Home Insurance: Condos, Homes, and Townhomes, Oh My!
The last year has shown us all just how important a home can be. It is so much more than a place to rest your head at night. Throughout 2020, our homes were transformed into our gyms, schools, offices and even our favorite date night spots with a little imagination. We also learned that homes look so different for everyone. So whether you live in a single family home, walkup apartment, condo, or townhome, you are always looking for the best way to protect your investment. So does it matter? Is all home insurance the same? Should it matter what type of home you live in or if you share walls with your neighbors? Read on to learn how you can protect your home based on its specific needs.
Single Family Homes
There are so many benefits to purchasing a single family home and many reasons that people choose this style of homes versus others. For one, you are less likely to have an HOA (homeowners association) which can dictate and regulate what you are allowed to do with your home. Some of the limitations can be in relation to fence height, paint colors, construction, landscaping and more. While it is not common it has happened where single family homes are under the umbrella of an HOA. When this happens, the HOA may have specifications for your insurance policy. Some things may be covered by your HOA while others are the owner’s responsibility. These would include external fence line, roof, gutters, drains, etc.
However, if your home is not within an HOA community, you will be responsible for insuring the entirety of the home yourself. This is a big reason why people stray away from HOAs and prefer the freedom to choose and hand pick their policy to fit their needs. Single family homes do require slightly more responsibility than a condo, townhome or apartment would, so keep that in mind. When insuring your home, think about the property on all sides of your home, any potential damage (flood zones, earthquakes, fire, wind and even theft). Homes without an HOA typically do not have any additional security or external coverage.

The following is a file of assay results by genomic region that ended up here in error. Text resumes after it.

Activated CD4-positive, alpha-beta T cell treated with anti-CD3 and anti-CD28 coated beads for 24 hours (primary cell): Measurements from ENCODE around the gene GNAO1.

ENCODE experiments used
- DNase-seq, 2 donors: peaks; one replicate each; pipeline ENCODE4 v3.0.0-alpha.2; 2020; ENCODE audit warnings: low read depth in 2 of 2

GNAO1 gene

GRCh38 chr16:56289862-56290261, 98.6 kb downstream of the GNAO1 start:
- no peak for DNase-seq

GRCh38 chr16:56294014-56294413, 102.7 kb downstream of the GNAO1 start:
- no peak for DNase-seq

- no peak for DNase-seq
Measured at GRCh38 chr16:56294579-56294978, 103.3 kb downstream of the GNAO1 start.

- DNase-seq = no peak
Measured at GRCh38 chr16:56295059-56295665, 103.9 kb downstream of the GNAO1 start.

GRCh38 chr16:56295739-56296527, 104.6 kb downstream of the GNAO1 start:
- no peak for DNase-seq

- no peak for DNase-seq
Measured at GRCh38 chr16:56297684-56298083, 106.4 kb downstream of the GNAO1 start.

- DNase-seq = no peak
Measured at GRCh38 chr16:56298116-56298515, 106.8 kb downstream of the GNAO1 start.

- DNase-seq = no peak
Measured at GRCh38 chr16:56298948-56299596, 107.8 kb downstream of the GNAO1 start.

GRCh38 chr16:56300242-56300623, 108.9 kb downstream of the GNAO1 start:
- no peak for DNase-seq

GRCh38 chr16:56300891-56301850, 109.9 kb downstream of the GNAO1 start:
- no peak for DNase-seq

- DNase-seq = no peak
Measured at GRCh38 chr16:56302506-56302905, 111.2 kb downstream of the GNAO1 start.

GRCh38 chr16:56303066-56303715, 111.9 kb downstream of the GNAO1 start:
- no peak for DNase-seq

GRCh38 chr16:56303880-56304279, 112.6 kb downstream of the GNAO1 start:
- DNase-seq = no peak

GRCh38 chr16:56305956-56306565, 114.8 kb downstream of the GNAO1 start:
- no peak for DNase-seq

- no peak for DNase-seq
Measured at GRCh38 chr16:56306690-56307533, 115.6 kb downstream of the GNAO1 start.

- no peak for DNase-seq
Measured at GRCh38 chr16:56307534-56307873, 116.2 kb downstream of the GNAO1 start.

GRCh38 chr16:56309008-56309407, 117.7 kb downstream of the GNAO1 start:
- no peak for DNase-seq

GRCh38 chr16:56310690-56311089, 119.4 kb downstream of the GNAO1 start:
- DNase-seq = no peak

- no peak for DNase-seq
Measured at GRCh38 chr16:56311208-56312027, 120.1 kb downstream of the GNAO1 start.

So you have chosen a condo as your home purchase. Great! Here is what you need to know. The difference between a condo and a townhome is that in a condo your home typically has some overlapping of floors, staircases and shared walls. This is a big difference when it comes to insurance and the responsibilities of the owner. Your condo may come with a homeowners insurance policy that you can purchase specifically for your type of property. Some condos are stacked on top of one another while others just share a staircase. This would change the type of insurance you would be required to have based on natural disasters and your specific risk to exposure.
Your condo insurance will also depend on how your lot is set up. Some condos have balconies, some have small backyards and others have no outdoor space at all. Typically, the HOA fee that is collected will include insurance for all external spaces. This means that the condo owner will only be responsible for the interior of the home as well as the contents of the interior. It is important to review your policy to see what is included in the coverage through the HOA. You may have fences, gutters, roofing, solar panels, railings, cement etc. Always review the policy just in case you want to add to your policy to meet your needs.
So now that we have discussed single family homes and condos, let's take a look at townhomes. How are townhomes different from condos? Usually a townhome is differentiated by a few characteristics. In a townhome, you will only share side walls with a neighbor. You will never be above or below your neighbors. This provides a far more individual home ownership style and gets owners closer to the feel of a single family home. However, this could lead to more coverage that is the responsibility of the homeowner. The majority of townhomes in the US are run through an HOA, similar to condos, the HOA agreement will determine what your insurance policy is and if the homeowner needs to seek additional external coverage. It is, however, the same as a condo and single family home when considering the inside of the home. Townhomes usually have a backyard or porch and require insurance on all outdoor spaces.
The biggest takeaway here is that no two homes are the same and that every owner should research their coverage and adjust their policy accordingly. Make sure that you set yourself up for homeownership success and take the correct steps in insuring your home. Use Insuravita to help you find the policy that is built for your home!